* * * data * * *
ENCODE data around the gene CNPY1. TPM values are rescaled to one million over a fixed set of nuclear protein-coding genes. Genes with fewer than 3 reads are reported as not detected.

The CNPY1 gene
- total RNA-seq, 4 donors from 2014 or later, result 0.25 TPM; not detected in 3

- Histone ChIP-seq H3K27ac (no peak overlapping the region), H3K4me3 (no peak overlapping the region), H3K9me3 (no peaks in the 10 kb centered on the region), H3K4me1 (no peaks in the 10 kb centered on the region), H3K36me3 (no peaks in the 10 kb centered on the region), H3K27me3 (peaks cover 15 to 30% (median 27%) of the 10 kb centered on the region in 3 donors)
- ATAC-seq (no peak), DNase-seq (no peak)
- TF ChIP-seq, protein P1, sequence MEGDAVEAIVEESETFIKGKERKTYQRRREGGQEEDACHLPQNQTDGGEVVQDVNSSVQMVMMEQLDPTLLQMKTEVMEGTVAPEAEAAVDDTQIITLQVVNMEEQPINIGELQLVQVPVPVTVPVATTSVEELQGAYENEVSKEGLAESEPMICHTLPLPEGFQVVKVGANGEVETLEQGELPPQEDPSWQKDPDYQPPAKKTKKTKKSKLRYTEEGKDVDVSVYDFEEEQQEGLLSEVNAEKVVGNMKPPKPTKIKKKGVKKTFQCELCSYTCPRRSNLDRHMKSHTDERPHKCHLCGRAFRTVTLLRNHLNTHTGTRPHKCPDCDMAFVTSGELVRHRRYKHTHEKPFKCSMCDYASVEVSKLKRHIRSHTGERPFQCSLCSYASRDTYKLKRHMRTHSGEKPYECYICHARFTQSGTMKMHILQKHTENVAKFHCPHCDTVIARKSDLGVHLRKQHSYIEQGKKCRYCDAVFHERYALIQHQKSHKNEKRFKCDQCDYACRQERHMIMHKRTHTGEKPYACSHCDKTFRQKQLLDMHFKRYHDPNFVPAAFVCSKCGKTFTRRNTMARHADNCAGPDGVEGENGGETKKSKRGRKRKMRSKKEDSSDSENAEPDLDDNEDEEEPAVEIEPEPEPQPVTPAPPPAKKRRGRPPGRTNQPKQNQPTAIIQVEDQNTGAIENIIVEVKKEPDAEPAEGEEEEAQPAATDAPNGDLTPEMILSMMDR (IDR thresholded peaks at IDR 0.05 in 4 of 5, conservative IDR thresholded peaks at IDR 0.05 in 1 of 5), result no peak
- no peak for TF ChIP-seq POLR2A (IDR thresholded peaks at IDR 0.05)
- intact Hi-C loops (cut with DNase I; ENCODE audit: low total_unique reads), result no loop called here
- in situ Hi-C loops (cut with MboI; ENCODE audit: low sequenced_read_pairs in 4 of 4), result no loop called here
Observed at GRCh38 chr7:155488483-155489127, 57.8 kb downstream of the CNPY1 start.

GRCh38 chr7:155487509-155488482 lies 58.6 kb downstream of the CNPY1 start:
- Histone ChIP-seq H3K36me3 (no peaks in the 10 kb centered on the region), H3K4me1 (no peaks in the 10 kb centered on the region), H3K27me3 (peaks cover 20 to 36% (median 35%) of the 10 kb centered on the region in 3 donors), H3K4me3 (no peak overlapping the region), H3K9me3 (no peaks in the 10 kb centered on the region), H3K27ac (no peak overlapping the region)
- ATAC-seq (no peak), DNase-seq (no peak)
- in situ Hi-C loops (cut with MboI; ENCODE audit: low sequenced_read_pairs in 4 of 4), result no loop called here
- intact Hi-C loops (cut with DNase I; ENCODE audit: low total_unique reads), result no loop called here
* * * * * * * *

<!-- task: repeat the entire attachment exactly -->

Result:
ENCODE data around the gene CNPY1. TPM values are rescaled to one million over a fixed set of nuclear protein-coding genes. Genes with fewer than 3 reads are reported as not detected.

The CNPY1 gene
- total RNA-seq, 4 donors from 2014 or later, result 0.25 TPM; not detected in 3

- Histone ChIP-seq H3K27ac (no peak overlapping the region), H3K4me3 (no peak overlapping the region), H3K9me3 (no peaks in the 10 kb centered on the region), H3K4me1 (no peaks in the 10 kb centered on the region), H3K36me3 (no peaks in the 10 kb centered on the region), H3K27me3 (peaks cover 15 to 30% (median 27%) of the 10 kb centered on the region in 3 donors)
- ATAC-seq (no peak), DNase-seq (no peak)
- TF ChIP-seq, protein P1, sequence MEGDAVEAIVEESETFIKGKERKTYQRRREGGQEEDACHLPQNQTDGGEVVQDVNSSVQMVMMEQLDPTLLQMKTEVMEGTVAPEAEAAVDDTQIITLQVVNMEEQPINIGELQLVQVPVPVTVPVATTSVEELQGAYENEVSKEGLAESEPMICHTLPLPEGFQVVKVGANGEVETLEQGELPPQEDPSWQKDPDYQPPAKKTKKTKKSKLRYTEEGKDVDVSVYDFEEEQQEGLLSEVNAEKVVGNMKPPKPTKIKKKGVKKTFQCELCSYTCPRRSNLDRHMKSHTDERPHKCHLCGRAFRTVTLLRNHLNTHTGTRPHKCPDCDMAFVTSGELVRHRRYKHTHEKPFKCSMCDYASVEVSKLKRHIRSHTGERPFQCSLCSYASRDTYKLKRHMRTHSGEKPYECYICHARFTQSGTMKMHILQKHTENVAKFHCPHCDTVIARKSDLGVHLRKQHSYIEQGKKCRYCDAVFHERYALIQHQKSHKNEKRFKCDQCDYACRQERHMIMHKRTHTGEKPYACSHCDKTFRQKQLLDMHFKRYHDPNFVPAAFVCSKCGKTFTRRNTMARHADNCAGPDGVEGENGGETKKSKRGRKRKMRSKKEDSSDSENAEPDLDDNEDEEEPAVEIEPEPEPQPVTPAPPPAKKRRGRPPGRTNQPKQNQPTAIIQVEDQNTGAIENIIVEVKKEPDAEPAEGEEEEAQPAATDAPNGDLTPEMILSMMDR (IDR thresholded peaks at IDR 0.05 in 4 of 5, conservative IDR thresholded peaks at IDR 0.05 in 1 of 5), result no peak
- no peak for TF ChIP-seq POLR2A (IDR thresholded peaks at IDR 0.05)
- intact Hi-C loops (cut with DNase I; ENCODE audit: low total_unique reads), result no loop called here
- in situ Hi-C loops (cut with MboI; ENCODE audit: low sequenced_read_pairs in 4 of 4), result no loop called here
Observed at GRCh38 chr7:155488483-155489127, 57.8 kb downstream of the CNPY1 start.

GRCh38 chr7:155487509-155488482 lies 58.6 kb downstream of the CNPY1 start:
- Histone ChIP-seq H3K36me3 (no peaks in the 10 kb centered on the region), H3K4me1 (no peaks in the 10 kb centered on the region), H3K27me3 (peaks cover 20 to 36% (median 35%) of the 10 kb centered on the region in 3 donors), H3K4me3 (no peak overlapping the region), H3K9me3 (no peaks in the 10 kb centered on the region), H3K27ac (no peak overlapping the region)
- ATAC-seq (no peak), DNase-seq (no peak)
- in situ Hi-C loops (cut with MboI; ENCODE audit: low sequenced_read_pairs in 4 of 4), result no loop called here
- intact Hi-C loops (cut with DNase I; ENCODE audit: low total_unique reads), result no loop called here